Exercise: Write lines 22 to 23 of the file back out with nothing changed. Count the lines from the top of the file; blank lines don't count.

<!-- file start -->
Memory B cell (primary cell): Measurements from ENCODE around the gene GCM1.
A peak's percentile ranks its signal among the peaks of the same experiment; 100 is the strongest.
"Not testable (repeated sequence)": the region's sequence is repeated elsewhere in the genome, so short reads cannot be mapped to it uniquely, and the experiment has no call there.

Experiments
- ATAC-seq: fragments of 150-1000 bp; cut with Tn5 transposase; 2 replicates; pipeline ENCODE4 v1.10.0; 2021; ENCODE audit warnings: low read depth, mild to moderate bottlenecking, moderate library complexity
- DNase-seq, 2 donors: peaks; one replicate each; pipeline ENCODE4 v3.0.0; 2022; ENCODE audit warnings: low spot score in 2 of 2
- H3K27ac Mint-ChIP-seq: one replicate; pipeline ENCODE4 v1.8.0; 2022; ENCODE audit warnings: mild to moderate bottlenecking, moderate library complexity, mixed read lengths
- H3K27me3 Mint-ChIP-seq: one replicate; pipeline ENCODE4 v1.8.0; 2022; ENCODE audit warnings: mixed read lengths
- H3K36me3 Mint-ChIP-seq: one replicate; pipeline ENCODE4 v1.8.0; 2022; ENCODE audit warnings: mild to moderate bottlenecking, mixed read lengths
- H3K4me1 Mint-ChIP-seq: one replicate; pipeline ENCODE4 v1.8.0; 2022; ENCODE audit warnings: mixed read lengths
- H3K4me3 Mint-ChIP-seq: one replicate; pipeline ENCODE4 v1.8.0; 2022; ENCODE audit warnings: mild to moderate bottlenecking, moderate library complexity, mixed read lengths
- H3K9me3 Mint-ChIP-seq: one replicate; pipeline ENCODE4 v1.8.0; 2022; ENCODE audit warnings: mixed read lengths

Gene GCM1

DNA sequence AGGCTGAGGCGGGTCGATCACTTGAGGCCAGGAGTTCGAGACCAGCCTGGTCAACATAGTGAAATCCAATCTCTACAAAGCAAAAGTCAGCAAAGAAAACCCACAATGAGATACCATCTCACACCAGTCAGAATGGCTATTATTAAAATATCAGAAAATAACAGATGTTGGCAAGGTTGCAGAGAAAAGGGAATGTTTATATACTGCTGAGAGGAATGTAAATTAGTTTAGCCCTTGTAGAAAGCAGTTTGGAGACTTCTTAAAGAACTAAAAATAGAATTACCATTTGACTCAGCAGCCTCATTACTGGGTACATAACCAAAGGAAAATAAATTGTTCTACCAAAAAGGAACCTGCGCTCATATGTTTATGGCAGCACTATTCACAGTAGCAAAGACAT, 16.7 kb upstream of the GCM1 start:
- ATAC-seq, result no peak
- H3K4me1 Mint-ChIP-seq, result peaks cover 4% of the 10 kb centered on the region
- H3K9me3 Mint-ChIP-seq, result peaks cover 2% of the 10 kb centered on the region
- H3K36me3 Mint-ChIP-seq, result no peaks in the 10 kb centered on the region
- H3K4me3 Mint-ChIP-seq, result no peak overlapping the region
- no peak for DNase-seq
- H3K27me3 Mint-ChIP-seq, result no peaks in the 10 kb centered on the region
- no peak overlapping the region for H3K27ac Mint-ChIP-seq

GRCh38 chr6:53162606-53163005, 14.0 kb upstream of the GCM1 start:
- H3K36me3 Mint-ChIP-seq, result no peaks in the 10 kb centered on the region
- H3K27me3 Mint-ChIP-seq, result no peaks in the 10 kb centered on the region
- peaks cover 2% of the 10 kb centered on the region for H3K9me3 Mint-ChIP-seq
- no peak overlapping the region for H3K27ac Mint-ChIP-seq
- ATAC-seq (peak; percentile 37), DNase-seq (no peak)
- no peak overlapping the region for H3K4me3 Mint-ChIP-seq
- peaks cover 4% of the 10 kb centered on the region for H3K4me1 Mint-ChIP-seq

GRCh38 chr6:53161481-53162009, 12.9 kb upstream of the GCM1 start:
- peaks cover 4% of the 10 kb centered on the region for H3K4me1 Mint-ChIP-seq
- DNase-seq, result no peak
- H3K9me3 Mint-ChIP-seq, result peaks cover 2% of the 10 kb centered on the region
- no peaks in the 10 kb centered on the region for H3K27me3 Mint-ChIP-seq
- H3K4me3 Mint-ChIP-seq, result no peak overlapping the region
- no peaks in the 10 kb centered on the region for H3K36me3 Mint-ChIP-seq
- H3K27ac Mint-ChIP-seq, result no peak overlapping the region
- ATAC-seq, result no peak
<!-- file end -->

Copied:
- no peak overlapping the region for H3K27ac Mint-ChIP-seq

GRCh38 chr6:53162606-53163005, 14.0 kb upstream of the GCM1 start: